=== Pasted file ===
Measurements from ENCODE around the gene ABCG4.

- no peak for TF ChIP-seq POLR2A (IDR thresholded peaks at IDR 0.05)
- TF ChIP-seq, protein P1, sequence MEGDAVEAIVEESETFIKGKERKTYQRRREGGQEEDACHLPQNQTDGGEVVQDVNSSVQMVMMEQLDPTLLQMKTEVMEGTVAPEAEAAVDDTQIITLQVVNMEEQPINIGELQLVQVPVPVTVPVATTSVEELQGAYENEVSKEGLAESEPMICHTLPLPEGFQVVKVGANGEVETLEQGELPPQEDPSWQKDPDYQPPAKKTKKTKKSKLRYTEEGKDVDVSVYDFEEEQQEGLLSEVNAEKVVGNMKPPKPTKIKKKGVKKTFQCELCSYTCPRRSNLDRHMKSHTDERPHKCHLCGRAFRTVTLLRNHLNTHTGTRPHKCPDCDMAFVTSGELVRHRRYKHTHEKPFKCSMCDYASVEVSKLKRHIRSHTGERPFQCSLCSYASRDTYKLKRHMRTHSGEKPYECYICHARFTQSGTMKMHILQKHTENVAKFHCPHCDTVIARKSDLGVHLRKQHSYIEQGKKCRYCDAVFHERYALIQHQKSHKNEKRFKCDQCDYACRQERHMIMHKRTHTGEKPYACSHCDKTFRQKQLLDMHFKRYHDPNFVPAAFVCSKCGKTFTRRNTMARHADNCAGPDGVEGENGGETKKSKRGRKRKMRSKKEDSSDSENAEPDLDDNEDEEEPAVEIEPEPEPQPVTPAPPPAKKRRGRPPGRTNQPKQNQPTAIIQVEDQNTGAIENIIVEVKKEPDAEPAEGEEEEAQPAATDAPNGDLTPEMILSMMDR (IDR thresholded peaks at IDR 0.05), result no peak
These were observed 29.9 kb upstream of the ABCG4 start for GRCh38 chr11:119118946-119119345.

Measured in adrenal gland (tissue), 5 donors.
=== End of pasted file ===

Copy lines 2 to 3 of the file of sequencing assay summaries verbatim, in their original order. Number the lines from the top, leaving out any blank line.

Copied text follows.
- no peak for TF ChIP-seq POLR2A (IDR thresholded peaks at IDR 0.05)
- TF ChIP-seq, protein P1, sequence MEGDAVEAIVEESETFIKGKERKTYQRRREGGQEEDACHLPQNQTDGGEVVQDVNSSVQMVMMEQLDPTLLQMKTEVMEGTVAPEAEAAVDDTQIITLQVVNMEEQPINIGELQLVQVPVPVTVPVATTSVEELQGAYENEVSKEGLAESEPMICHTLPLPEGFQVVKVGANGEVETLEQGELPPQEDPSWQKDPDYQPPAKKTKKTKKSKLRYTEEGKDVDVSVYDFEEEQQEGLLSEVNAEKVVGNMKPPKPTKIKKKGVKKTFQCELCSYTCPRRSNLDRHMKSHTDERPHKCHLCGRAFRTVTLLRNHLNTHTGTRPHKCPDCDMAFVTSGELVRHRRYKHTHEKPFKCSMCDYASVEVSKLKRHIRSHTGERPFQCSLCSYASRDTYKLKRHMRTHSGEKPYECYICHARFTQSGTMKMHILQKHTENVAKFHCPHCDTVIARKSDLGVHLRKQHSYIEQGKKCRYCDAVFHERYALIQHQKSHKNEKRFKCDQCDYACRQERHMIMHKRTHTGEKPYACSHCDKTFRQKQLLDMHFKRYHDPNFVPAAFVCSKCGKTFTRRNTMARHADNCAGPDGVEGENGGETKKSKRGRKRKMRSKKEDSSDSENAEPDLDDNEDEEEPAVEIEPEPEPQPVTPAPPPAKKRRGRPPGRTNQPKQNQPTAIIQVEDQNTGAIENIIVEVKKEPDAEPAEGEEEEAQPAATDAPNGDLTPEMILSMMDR (IDR thresholded peaks at IDR 0.05), result no peak